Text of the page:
In times when the judiciary are often criticised, it is welcome when such senior figures of Judge Peter Jacobs breaks him silence to speak out against problems with the community sentence programme.
The government have so badly mishandled the criminal justice system that we now have prisons full to bursting; so their clever new plan to deal with this is to extend community services to more and more crimes to keep down the prison population.
Community services was originally designed to deal with minor crimes, especially ones where there could be a “restorative” element to their work – such as, for example, cleaning walls or tidying communal gardens.
Now the government has put us in a situation where people who have been involved in theft, physical assault and burglary are given community sentences - crimes that used to warrant a prison sentence. But, now under Labour, they are downgraded. Of course, some of these do work, but when people refuse to complete their sentence, give the authorities the run-around and end up bouncing in and out of court with judges trying to make them comply with their original ruling it makes a mockery of the system.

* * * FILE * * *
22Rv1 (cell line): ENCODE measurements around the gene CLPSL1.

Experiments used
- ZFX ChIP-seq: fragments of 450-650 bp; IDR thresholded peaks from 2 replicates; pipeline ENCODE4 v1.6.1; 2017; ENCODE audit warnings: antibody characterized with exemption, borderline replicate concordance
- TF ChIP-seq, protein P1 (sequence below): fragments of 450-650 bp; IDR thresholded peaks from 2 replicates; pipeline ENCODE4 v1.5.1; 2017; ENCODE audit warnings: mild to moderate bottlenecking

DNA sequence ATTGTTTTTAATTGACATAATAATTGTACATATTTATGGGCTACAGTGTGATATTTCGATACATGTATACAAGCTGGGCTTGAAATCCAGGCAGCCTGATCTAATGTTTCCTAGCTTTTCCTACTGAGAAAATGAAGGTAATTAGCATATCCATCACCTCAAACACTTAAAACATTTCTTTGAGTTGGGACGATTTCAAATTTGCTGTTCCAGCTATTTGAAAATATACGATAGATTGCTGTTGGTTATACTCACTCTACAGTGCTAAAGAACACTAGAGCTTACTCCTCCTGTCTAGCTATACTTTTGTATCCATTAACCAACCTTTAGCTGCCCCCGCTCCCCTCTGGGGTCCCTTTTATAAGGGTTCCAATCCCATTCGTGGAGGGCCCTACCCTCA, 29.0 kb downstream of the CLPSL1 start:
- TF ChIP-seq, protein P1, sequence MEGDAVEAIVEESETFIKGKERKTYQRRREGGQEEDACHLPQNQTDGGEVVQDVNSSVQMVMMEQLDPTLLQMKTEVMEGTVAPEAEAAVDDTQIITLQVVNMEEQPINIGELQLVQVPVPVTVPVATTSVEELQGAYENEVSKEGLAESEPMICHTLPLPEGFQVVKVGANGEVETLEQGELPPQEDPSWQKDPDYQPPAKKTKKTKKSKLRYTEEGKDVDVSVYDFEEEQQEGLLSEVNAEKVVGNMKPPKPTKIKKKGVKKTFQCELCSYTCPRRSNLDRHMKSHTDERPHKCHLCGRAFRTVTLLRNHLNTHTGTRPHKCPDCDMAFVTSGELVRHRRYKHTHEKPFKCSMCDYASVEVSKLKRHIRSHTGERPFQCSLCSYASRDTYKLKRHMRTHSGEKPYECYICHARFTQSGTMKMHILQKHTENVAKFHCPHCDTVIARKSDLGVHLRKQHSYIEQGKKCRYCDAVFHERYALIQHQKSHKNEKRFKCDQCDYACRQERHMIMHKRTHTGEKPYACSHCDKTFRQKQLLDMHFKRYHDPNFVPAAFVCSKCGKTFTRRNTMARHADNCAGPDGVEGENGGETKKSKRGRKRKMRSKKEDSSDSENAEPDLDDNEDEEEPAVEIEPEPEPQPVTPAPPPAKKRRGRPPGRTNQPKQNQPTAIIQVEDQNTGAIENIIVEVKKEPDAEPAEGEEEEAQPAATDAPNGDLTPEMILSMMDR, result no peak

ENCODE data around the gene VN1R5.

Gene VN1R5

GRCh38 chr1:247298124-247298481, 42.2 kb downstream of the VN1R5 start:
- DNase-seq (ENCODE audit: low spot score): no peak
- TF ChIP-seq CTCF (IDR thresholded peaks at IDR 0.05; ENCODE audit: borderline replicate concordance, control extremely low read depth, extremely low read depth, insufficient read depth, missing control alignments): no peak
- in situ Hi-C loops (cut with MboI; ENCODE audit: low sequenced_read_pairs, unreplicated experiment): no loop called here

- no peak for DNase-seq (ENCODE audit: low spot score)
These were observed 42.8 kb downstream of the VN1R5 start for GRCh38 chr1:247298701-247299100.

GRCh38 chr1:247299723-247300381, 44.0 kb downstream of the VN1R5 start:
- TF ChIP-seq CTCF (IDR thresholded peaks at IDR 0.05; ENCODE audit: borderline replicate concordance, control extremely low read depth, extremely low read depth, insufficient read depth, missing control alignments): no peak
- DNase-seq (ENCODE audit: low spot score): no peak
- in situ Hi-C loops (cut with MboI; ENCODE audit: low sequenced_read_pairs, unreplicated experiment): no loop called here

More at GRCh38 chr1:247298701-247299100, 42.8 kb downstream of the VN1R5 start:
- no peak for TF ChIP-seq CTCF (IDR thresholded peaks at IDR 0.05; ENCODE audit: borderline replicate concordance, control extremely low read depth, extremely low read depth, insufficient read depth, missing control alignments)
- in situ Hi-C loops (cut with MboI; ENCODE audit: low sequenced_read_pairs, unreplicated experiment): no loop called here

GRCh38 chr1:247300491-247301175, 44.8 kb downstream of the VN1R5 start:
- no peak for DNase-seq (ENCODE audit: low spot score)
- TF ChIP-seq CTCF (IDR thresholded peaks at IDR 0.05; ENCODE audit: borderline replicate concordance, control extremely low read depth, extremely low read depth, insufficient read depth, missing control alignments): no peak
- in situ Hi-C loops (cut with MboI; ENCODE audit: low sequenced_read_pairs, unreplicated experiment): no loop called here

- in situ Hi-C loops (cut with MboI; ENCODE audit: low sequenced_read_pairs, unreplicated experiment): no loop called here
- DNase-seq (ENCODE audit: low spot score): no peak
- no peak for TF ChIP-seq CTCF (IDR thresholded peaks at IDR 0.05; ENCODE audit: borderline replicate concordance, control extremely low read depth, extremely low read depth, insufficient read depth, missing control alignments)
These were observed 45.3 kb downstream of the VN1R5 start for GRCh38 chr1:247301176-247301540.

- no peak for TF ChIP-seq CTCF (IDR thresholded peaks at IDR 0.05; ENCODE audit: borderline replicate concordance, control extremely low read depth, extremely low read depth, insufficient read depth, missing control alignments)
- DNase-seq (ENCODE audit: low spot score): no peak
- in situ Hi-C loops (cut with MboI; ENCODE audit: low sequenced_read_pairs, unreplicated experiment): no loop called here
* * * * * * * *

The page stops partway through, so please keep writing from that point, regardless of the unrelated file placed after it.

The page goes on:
It ends us costing more in court time and police paperwork and detracts from catching more criminals. Judge Jacobs should be applauded for making this front page news and now the politicians must do their part in making the system work.
More prison places, a greater police presence on the streets, more preventative work (especially when drugs are involved), a proactive youth service and restorative justice must all play their parts.
But most importantly, people must be safe and know they are safe. They demand the right to know that justice has been done, and has seen to be done. People that flaunt community services undermine the whole system and fundamentally remove faith in the police, the judiciary and the legal system. Only by getting tough on this problem can we restore that faith.